Would you be able to comment on how this process can be improved so that we have more people getting approved, particularly when it comes to the tourism and hospitality industry?

5 p.m.

President and Chief Executive Officer, Tourism Industry Association of Canada

Beth Potter

Just for clarification.... You're asking about travel visas.

5 p.m.

Liberal

Sukh Dhaliwal Liberal Surrey—Newton, BC

Yes.

5 p.m.

President and Chief Executive Officer, Tourism Industry Association of Canada

Beth Potter

With regard to the travel visas, there's a process that people go through that allows the government to vet them. If they have received a travel visa, then the idea of extending that travel visa, if they have a return ticket, is something that we can absolutely prioritize.

If they're looking to kind of transfer that travel visa into a work visa, again, there is a process in place that should allow for that to happen. As we were looking at them, we would like to see work visas extended. If people are coming in on a temporary foreign worker visa right now, they can come in for, I believe, one year. If we can extend work visas from two years to four years and provide options for renewal, that would certainly assist those individuals coming in with work in mind.

5 p.m.

Liberal

Sukh Dhaliwal Liberal Surrey—Newton, BC

My time is up. Thank you.

5 p.m.

Liberal

The Chair Liberal Salma Zahid

Thank you.

We will now proceed to Mr. Brunelle-Duceppe for six minutes.

Mr. Brunelle-Duceppe, you can begin, please.

5 p.m.

Bloc

Alexis Brunelle-Duceppe Bloc Lac-Saint-Jean, QC

Thank you, Madam Chair.

Thank you to all the witnesses who have joined us today, whether by video conference or in person.

Mr. Désir, your opening address was very interesting. Just for my own information, I'd like to ask you a question.

Has the federal government has ever previously met its francophone immigration targets?

5 p.m.

Executive Director, Ottawa Local Immigration Partnership

5 p.m.

Bloc

Alexis Brunelle-Duceppe Bloc Lac-Saint-Jean, QC

So it has never happened. Okay. It's very important to make a note of that.

Now, can you explain to the committee how a minority language community, usually francophones outside Quebec, can be more affected by processing delays than majority language communities?

5:05 p.m.

Executive Director, Ottawa Local Immigration Partnership

Saint-Phard Désir

Of course, it's extremely important for the vitality of our francophone minority communities for us to encourage francophones to come to Canada. In reality, however, as I was saying, the majority of francophones come here from sub-Saharan African countries, and there are very few visa offices processing applications from these countries. So we never manage to receive all the people who could come and strengthen our francophone minority communities.

Sometimes people are confronted by serious problems. For example, students are told they have not proved that they intend to return to their country of origin, while at the same time we encourage them to do just that by coming to study in Canada and remain here. There is a mismatch in what we're asking for and what people at the visa offices are telling people who apply for a visa to study in Canada. It's a problem that needs to be dealt with, because people in the visa offices are only following the guidelines they are given. They have no choice about following the procedures.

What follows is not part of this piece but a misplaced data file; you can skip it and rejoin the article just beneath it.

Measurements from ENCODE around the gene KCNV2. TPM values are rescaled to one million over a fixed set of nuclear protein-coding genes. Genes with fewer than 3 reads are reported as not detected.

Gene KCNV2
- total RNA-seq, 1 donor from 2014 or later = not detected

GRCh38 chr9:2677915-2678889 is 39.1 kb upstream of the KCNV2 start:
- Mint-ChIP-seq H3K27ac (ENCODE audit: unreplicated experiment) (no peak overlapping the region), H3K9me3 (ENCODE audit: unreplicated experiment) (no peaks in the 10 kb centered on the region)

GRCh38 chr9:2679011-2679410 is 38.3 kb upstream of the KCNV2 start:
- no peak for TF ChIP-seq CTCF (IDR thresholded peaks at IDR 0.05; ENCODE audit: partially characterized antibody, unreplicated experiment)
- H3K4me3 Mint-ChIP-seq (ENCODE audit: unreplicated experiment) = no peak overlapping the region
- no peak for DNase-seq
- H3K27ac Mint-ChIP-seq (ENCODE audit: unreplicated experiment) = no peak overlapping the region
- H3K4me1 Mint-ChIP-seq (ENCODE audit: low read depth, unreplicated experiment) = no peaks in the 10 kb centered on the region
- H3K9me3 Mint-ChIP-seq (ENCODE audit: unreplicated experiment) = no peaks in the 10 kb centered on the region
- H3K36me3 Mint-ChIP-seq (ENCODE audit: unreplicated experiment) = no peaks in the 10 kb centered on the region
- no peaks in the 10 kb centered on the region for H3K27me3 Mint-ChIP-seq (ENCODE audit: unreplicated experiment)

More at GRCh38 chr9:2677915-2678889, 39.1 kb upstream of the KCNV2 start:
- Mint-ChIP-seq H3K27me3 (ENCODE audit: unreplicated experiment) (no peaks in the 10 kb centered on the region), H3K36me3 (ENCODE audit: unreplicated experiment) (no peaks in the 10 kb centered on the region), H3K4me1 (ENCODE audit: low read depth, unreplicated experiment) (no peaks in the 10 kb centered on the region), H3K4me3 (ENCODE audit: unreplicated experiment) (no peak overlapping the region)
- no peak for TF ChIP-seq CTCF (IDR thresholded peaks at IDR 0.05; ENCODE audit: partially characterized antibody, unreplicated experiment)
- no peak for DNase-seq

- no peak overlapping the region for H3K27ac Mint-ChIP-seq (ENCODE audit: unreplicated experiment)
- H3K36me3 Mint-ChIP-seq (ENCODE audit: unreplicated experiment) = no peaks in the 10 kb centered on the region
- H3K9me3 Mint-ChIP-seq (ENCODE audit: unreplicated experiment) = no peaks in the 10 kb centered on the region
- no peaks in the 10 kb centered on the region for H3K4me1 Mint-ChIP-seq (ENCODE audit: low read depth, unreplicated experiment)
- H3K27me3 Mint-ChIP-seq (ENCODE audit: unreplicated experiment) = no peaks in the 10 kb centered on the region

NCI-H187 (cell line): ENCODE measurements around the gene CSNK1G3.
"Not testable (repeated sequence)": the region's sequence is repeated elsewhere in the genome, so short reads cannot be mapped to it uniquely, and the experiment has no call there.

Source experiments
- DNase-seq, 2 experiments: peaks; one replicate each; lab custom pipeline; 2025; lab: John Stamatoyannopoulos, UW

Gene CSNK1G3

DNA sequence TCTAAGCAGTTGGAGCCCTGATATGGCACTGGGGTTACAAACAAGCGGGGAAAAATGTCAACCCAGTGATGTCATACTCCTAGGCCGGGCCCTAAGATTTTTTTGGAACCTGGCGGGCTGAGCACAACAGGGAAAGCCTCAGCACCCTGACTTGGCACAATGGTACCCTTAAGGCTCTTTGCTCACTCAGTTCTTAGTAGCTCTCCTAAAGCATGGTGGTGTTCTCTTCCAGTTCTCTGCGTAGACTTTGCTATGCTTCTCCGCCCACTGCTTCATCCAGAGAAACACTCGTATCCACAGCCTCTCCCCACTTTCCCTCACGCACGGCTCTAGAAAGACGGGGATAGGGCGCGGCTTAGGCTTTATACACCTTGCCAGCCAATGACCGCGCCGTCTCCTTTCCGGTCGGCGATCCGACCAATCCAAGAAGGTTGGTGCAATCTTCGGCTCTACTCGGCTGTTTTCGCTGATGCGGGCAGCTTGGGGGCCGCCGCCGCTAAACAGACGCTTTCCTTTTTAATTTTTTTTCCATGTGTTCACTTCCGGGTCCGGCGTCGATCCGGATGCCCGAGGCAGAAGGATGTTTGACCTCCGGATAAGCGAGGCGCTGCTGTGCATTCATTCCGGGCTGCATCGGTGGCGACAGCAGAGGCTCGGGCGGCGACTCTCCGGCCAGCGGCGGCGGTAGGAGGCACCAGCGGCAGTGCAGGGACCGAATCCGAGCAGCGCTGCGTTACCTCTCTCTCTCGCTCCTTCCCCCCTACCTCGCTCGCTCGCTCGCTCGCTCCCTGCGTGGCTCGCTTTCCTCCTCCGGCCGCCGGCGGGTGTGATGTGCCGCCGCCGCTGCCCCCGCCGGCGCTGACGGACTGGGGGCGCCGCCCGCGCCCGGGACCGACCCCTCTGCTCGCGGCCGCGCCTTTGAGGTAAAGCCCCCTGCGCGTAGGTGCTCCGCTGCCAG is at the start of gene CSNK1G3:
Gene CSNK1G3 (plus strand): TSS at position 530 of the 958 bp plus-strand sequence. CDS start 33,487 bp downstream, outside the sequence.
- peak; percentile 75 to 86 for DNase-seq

November 1st, 2022 / 5:05 p.m.

Bloc

Alexis Brunelle-Duceppe Bloc Lac-Saint-Jean, QC

Don't worry, I'm working very hard to do something about this situation.

In addition, in a report prepared by this committee on the disparity of treatment for foreign students, there is a blatant inequity between the processing of study permit applications from francophone African students and applications from other foreign students.

In its response to this report, the government admitted that there was in fact racism at IRCC, that it caused inequity and that it was going to deal with the problem.

Do you believe this also affects the delays for applicants from places like sub-Saharan Africa or the Maghreb?

5:05 p.m.

Executive Director, Ottawa Local Immigration Partnership

Saint-Phard Désir

Definitely.

It has a considerable impact on the issuing of visas for students who are supposed to be coming, and on issuing visas for those who want to come and work.

5:05 p.m.

Bloc

Alexis Brunelle-Duceppe Bloc Lac-Saint-Jean, QC

Thank you very much, Mr. Désir.

Good afternoon, Ms. Potter.

5:05 p.m.

President and Chief Executive Officer, Tourism Industry Association of Canada

Beth Potter

Good afternoon.

5:05 p.m.

Bloc

Alexis Brunelle-Duceppe Bloc Lac-Saint-Jean, QC

Many people in Quebec have told me that the situation is very difficult for temporary foreign workers, as you know. People tell me that if we were to remove the obligation from the labour market impact assessment, the LMIA, the process would be much faster, particularly in the tourism industry. Do you agree with these people?

5:05 p.m.

President and Chief Executive Officer, Tourism Industry Association of Canada

Beth Potter

I do agree.

The labour market assessment is prohibitive. It extends the time period that it takes to get the application through. The cost that's associated with it is challenging for a lot of businesses. Also, the 30-day wait on advertising the position, especially in this climate, seems redundant.